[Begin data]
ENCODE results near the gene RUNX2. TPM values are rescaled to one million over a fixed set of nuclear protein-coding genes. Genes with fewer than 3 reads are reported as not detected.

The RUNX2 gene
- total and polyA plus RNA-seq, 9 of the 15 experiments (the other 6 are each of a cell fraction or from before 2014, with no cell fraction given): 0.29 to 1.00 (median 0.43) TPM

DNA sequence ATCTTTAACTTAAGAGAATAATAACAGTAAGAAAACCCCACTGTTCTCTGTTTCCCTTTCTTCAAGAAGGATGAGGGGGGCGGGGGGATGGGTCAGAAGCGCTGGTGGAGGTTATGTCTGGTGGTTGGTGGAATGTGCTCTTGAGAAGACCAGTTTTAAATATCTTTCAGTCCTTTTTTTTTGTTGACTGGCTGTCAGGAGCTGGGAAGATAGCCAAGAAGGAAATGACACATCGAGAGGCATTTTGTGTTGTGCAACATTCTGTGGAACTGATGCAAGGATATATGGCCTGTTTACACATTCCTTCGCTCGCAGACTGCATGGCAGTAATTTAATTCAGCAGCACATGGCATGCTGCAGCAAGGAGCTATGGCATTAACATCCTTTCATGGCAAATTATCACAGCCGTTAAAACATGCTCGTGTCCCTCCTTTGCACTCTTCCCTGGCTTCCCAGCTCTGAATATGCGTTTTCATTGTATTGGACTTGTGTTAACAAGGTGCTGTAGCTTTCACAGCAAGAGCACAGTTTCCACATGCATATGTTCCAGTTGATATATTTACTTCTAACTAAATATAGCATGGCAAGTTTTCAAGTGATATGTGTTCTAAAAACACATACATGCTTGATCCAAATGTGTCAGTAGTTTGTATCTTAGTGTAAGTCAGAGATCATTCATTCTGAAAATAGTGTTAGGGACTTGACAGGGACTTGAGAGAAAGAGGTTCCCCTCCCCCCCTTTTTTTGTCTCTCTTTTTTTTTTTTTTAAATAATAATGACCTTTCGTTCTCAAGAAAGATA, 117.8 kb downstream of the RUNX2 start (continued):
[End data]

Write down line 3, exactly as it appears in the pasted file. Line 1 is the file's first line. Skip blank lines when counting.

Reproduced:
- total and polyA plus RNA-seq, 9 of the 15 experiments (the other 6 are each of a cell fraction or from before 2014, with no cell fraction given): 0.29 to 1.00 (median 0.43) TPM